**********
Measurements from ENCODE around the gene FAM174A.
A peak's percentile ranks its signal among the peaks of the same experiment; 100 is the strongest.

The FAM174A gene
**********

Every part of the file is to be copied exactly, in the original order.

Measurements from ENCODE around the gene FAM174A.
A peak's percentile ranks its signal among the peaks of the same experiment; 100 is the strongest.

The FAM174A gene